ZIMBABWE: SOUTH AFRICA: NAMIBIA: An Epic Retirement Party!

CAustin

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Congrats on the buff and thanks for sharing the story.
 
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Wheels

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Congratulations to Sue on a great buff. The 9.3 sounds like the perfect rifle for her.
 
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WAB

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The recovery was another testament to Len's experience and capability. His equipment was well designed and maintained. The staff worked together like a well oiled team, and we were quickly on the road to the skinning shed.

We took it relatively easy that afternoon, scouting for buffalo, but to be honest, we all needed a bit of a rest. The evening meal was a celebration of a hunt well done and anticipation of the hunt to come.

Day 5 found us once again on buffalo early. We put in a lot of miles but just could not close the deal. The wind swirled at the wrong time, the buffalo zigged when we were convinced they would zag, and the mopane flies put in a particularly energetic day. However, it was a day in the Zambezi Valley of which there are far too few in a lifetime!

We cut very fresh tracks at a waterhole early the next morning. After about 3 miles the trackers had to loop multiple times on a rocky ridge as the buffalo had made a sharp turn. It soon became clear that they were on their way back to the waterhole they had left that morning. This was extremely unusual as they typically only drink every day and a half to two days. We pressed as quickly as we could to try to intercept them before they got there. In an interesting twist, they walked right past the parked cruiser! The closer we got to the water the faster their pace. Apparently they had developed a powerful thirst in a few hours! As a result the best we could do was arrive at the same time. Len set up the sticks overlooking the approach from an elevated position. Our target bull walked into the shooting lane facing us at about 100 yards and put his head down. Len felt that he would offer a broadside shot shortly. I was quite confident in the shot provided and Len, a little uneasily, gave me the OK if I was certain of the shot. I put the crosshairs in the middle of his neck and shot down through the spine into the heart and lungs. The shot was perfect and the bull went down as if struck by lightning. Later investigation revealed a severed spine and serious damage to the heart and lungs. Len told me later that a scope sighted Lott or comparable caliber is the only rifle that he would have ok'd that shot with. As he described it, the Lott is a tank and simply won't be stopped.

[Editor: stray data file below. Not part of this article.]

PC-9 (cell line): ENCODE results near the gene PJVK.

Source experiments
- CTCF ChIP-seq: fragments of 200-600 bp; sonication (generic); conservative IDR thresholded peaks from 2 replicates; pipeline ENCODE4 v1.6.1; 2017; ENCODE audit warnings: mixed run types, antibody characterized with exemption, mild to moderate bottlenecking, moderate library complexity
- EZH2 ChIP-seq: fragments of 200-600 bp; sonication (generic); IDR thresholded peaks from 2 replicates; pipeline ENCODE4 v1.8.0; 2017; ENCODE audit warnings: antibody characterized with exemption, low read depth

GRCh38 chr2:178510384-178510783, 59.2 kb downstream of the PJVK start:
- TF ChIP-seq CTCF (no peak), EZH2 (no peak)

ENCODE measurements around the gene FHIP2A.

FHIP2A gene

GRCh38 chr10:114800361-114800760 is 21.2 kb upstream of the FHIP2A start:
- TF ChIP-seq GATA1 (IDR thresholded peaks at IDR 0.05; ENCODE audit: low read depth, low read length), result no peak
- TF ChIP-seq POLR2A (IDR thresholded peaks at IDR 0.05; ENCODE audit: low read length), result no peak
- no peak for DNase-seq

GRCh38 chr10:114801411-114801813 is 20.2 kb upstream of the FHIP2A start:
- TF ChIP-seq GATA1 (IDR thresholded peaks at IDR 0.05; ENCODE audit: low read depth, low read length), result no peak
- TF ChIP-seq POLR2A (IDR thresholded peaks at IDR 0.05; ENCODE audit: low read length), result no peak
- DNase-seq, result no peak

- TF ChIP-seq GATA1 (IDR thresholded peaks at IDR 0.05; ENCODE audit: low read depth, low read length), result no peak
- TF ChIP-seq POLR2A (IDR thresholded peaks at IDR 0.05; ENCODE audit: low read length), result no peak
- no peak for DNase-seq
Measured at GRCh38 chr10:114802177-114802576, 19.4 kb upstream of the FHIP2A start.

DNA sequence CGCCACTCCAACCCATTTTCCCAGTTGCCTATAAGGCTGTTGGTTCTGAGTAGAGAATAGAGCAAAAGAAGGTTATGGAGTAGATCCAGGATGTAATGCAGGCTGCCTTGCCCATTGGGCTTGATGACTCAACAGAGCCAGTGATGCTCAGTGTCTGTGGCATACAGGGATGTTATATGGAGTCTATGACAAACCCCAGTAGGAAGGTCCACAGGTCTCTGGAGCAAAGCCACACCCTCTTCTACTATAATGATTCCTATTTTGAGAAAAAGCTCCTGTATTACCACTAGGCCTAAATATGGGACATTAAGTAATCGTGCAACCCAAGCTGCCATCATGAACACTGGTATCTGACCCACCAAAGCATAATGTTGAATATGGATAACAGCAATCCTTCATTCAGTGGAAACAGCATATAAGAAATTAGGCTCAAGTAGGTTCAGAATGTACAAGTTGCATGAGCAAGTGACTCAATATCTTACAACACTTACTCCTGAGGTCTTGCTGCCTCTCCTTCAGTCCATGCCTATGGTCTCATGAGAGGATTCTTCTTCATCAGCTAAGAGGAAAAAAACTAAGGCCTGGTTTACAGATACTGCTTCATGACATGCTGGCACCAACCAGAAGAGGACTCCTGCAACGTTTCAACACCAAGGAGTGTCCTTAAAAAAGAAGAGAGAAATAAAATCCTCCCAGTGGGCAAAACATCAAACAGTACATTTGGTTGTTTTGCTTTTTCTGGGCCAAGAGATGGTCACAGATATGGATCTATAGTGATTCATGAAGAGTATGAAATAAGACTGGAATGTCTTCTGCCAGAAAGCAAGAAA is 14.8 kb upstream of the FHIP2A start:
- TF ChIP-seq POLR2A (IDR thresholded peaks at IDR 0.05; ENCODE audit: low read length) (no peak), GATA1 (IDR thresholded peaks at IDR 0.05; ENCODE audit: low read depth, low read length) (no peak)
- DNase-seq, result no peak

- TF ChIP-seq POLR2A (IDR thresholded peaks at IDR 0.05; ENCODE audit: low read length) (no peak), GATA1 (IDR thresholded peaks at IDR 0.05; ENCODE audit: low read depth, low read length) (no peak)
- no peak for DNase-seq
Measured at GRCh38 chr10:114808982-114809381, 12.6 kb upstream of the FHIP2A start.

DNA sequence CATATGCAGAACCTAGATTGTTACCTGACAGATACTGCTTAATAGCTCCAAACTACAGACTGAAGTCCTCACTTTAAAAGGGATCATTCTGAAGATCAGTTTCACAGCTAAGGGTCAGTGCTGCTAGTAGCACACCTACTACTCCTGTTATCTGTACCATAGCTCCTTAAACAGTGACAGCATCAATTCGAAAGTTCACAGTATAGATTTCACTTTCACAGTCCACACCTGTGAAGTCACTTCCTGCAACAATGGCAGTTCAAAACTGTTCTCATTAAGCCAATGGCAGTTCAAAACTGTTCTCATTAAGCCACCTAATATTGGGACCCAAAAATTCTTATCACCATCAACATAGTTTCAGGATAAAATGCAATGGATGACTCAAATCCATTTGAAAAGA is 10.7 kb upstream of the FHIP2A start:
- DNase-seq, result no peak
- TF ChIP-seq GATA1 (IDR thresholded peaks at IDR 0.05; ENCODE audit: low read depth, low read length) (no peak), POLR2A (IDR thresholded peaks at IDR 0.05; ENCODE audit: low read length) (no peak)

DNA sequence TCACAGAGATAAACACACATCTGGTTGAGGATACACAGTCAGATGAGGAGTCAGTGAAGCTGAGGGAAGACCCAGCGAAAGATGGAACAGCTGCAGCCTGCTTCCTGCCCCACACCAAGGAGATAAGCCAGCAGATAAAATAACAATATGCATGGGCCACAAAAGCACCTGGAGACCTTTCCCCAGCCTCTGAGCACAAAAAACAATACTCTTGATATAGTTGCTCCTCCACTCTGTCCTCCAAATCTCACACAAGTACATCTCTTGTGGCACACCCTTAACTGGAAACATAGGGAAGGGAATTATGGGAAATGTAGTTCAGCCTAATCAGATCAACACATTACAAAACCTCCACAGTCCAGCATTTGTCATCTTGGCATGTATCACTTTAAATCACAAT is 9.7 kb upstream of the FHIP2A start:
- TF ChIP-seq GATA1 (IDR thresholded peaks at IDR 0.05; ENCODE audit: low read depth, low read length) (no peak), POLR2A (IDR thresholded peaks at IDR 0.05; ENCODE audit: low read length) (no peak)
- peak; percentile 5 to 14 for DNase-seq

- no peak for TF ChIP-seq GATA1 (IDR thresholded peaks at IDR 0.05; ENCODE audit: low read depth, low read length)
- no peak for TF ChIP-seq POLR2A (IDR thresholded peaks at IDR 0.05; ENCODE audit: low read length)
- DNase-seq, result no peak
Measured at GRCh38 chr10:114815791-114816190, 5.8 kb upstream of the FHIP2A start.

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Another display of capability and efficiency resulted in our second bull arriving at the skinning shed. I should note that this was the morning of day 6. In the hunt to this point we had walked 62 miles tracking and stalking buffalo. According to my app we had done as many as 260 flights of stairs per day equivalent in the hills of the Zambezi Valley. I have killed bigger buffalo but I don't believe that I have ever had a better hunt.

We decided to drive out to spare Sue a repeat of the 206 flight. That required shortening our hunt to nine days, which left us three days in the valley before departure. We decided to look for eland, kudu and zebra. In hindsight I wish I had opted for a second buffalo, but that is just more reason to go back!

If I had any thought that the hunt would become less strenuous it was quickly dispelled! We ended up covering in excess of 100 miles in the nine days of hunting. We took off on cross country jaunts to check waterholes, glass from elevated positions, and just generally enjoy the valley. We also drove to the camp on the Zambezi River and took the opportunity to take a boat ride. When we go back I will prepare seriously for some tiger fishing! At one point we had an opportunity to stalk a +41" sable. I know many of you will think me odd, but I really just enjoyed seeing it. Honestly, if I was going to spend that much on a trophy fee it would have been a second buffalo or a tuskless cow.